We have identified at least four major challenges with the IPA model if it is to be used successfully in CBI contexts. The first challenge deals with the role of the thematic context that is developed for the IPA. In the IPA framework, the assessment tasks are to be developed around a general theme which provides the context for the tasks. According to Glisan et al. (2003), the theme need not be connected to the curriculum that the teacher follows for the class and indeed might serve as a departure from the regular curriculum. This allows for maximum flexibility with the IPA—that is, it can be “plugged into” an existing curriculum relatively easily. This would not be the case in CBI. Instead, in order to work effectively within CBI, the overarching theme that is selected for the IPA must be parallel to the overarching theme that guides a curriculum unit for CBI. This means that the IPA for CBI must serve as a logical extension of the content that has been covered during the course of a curricular unit. This would also allow for flexibility within the CBI curriculum. The IPA could occur at the end of a curricular unit (as a summative assessment involving the three IPA tasks) or might be integrated within a curricular unit, with the three IPA tasks being assigned at different points throughout the unit.
The second challenge, directly related to the first, has to do with the fact that the IPA is fundamentally a framework for assessing language, not content. Even though the three IPA tasks are to be designed around a theme, the principal aim of the IPA remains exclusively focused on the assessment of language. A content or cultural theme is simply used to provide a context for language use. The assessment of content knowledge is still considered secondary (if it’s considered at all). This focus on language can be clearly seen in the IPA rubrics provided in the manual (Glisan et al., 2003). For example, the rubrics for the presentational mode include categories such as language function (i.e., the types of communicative tasks the student can handle), text type (i.e., the organization and discourse quality of the oral or written text produced by the student), and impact (including vocabulary, comprehensibility to the audience, and language control). These rubrics make no mention of any categories that target content knowledge. A similar pattern occurs for the interpretive and interpersonal rubrics that are offered in the manual. Thus, if the IPA is to be used for CBI, its focus must be rethought so that both content and language are assessed based on the tasks required and the rubrics used for evaluating student performance.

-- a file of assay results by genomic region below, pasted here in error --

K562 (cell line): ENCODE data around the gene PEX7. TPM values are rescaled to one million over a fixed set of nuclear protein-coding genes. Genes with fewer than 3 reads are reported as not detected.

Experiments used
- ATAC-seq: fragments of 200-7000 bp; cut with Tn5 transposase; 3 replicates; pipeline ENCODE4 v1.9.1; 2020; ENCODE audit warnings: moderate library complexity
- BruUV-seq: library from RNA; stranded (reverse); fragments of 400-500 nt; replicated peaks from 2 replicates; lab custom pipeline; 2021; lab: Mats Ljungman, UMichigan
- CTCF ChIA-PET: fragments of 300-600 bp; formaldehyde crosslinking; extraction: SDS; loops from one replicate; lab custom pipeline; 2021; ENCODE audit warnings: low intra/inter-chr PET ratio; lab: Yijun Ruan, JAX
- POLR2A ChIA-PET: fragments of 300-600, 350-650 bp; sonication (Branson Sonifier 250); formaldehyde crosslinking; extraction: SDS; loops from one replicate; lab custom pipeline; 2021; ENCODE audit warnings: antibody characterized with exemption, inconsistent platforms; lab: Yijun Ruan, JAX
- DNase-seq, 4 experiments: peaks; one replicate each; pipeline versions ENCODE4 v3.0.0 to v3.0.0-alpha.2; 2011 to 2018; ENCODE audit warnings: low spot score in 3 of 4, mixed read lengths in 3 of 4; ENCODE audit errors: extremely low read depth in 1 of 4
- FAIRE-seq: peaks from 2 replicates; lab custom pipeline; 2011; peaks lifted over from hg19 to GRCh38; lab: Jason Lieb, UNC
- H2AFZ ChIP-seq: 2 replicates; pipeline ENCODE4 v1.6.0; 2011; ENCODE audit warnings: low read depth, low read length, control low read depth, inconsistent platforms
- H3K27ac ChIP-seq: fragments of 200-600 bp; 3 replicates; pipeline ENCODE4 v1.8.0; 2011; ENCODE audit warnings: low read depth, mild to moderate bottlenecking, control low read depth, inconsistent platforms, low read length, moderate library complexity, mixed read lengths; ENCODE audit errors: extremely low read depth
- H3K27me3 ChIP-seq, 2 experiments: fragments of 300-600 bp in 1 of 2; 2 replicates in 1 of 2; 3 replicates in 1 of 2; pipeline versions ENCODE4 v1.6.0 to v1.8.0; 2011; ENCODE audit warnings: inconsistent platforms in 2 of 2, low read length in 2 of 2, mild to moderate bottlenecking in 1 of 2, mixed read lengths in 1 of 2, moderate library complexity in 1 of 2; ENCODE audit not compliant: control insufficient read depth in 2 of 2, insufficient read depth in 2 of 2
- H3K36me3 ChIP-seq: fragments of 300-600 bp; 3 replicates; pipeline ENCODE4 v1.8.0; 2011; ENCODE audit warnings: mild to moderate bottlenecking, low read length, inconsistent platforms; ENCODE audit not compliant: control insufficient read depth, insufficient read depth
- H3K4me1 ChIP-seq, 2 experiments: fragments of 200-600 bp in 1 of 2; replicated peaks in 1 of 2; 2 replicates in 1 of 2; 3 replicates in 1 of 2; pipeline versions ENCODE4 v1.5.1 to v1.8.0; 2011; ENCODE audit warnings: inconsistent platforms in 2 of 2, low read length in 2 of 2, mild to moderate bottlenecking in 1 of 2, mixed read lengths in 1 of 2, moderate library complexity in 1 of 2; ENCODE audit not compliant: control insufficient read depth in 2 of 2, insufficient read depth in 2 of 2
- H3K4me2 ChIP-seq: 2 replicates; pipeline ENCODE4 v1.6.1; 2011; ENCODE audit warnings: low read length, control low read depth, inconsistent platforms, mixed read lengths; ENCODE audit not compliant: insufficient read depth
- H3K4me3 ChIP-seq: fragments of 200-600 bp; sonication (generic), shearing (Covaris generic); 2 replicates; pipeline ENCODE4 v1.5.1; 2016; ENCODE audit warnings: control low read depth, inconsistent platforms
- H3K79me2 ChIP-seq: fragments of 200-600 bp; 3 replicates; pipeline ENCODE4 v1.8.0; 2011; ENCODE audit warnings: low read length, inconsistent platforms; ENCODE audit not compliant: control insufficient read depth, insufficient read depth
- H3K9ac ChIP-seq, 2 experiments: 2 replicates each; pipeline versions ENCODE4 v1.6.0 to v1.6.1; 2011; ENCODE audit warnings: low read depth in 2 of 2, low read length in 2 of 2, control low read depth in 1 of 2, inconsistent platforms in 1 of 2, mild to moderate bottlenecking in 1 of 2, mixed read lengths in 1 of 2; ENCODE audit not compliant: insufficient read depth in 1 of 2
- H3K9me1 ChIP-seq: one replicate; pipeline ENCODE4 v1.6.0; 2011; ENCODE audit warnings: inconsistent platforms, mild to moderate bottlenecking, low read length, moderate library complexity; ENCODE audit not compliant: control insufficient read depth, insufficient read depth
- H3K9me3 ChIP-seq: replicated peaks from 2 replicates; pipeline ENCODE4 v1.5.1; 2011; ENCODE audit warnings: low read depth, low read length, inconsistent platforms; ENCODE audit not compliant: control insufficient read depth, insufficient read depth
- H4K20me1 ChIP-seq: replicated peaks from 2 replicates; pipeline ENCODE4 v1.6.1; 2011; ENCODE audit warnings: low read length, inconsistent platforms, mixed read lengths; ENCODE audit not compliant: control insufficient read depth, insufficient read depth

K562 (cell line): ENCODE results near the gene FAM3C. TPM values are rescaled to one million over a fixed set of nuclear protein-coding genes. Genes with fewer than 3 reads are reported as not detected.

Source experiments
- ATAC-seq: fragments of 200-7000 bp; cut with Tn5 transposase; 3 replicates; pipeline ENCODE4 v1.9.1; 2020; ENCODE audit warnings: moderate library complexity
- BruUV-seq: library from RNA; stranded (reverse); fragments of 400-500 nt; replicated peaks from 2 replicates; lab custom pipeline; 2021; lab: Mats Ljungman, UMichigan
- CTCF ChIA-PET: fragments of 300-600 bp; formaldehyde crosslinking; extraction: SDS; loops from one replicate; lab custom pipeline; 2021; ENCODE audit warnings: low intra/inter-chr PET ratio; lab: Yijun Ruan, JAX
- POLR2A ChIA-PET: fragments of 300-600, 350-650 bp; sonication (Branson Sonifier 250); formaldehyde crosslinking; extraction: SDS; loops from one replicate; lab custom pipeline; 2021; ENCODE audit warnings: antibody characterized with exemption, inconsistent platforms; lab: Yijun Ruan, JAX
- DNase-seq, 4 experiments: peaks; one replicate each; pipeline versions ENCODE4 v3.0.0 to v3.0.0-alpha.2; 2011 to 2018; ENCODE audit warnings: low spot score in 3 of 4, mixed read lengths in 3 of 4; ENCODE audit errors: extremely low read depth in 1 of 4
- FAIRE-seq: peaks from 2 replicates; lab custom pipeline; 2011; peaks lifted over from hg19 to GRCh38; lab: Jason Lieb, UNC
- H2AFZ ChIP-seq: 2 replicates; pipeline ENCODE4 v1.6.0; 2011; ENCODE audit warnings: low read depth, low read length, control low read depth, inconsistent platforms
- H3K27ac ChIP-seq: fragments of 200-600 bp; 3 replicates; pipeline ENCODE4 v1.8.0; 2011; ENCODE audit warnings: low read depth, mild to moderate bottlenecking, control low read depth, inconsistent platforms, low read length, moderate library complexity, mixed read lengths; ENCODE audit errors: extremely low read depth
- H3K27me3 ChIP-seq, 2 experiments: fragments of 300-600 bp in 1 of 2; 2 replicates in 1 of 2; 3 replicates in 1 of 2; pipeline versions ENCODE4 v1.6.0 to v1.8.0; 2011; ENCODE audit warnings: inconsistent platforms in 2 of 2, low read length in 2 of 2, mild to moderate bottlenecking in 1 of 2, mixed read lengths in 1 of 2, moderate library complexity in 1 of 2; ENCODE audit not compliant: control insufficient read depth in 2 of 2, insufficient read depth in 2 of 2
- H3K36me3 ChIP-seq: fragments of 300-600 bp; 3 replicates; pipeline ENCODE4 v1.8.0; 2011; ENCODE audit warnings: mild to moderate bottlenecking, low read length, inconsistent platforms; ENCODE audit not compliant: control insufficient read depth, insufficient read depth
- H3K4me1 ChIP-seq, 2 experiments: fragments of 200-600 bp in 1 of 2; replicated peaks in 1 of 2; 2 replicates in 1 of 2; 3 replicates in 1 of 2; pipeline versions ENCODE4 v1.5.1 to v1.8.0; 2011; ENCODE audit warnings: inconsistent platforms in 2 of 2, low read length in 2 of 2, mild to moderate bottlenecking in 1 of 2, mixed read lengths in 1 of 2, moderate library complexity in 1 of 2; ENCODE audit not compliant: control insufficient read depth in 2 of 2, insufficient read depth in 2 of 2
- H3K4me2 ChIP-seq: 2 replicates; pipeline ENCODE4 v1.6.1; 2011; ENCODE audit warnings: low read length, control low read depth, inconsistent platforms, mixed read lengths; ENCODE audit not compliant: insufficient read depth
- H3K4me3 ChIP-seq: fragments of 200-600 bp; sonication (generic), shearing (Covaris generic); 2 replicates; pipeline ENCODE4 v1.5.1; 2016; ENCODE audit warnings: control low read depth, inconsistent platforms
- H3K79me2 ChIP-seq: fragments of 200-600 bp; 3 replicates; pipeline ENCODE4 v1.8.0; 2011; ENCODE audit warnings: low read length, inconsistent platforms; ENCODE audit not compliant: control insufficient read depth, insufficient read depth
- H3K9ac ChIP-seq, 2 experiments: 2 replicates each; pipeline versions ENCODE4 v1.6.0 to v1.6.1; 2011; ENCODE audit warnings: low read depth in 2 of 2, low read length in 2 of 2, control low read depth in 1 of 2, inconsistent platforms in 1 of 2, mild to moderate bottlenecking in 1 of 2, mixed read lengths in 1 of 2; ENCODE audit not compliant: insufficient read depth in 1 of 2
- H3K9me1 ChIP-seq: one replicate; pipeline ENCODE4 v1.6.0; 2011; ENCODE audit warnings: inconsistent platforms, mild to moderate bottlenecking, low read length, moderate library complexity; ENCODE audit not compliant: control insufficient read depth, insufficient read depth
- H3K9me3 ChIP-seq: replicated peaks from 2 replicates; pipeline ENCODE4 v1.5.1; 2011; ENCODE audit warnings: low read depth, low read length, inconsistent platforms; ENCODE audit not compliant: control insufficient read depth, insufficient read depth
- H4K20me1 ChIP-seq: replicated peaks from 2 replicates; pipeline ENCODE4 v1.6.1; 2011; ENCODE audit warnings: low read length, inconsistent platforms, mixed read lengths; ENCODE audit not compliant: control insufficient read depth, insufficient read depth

A third challenge relates to the recommended order of the second and third tasks within the IPA assessment cycle. The IPA cycle begins with an interpretive task, which we agree is highly appropriate given that the interpretive task provides the necessary background on the content theme of the assessment (in the form of a written or oral text such as a story or a news broadcast). According to Glisan and colleagues (2003), the next task that should come in the cycle is the interpersonal task—a task where learners are to engage in spontaneous, face-to-face communication that involves negotiation of meaning. We would argue that this is problematic. Authentic interpersonal communication is difficult to achieve, particularly with learners having lower proficiency levels, because it requires spontaneous interaction. Brown and Yule (1983) argued decades ago that interactional discourse (parallel to interpersonal communication) cannot be taught and that language teachers should focus on the teaching of transactional discourse (parallel to the presentational mode), because it is by engaging in the preparation and rehearsal of transactional discourse that students acquire the skills they need to engage in interactional discourse (Brown & Yule, 1983). If students have an opportunity to complete the presentational task before the interpersonal task, they will have more content knowledge to draw on and will have practiced and presented the structures and vocabulary they need to engage in the interpersonal task. Having the tasks in this order—interpretive, presentational, interpersonal—is especially important for learners with low levels of proficiency but is valuable as well for more advanced learners.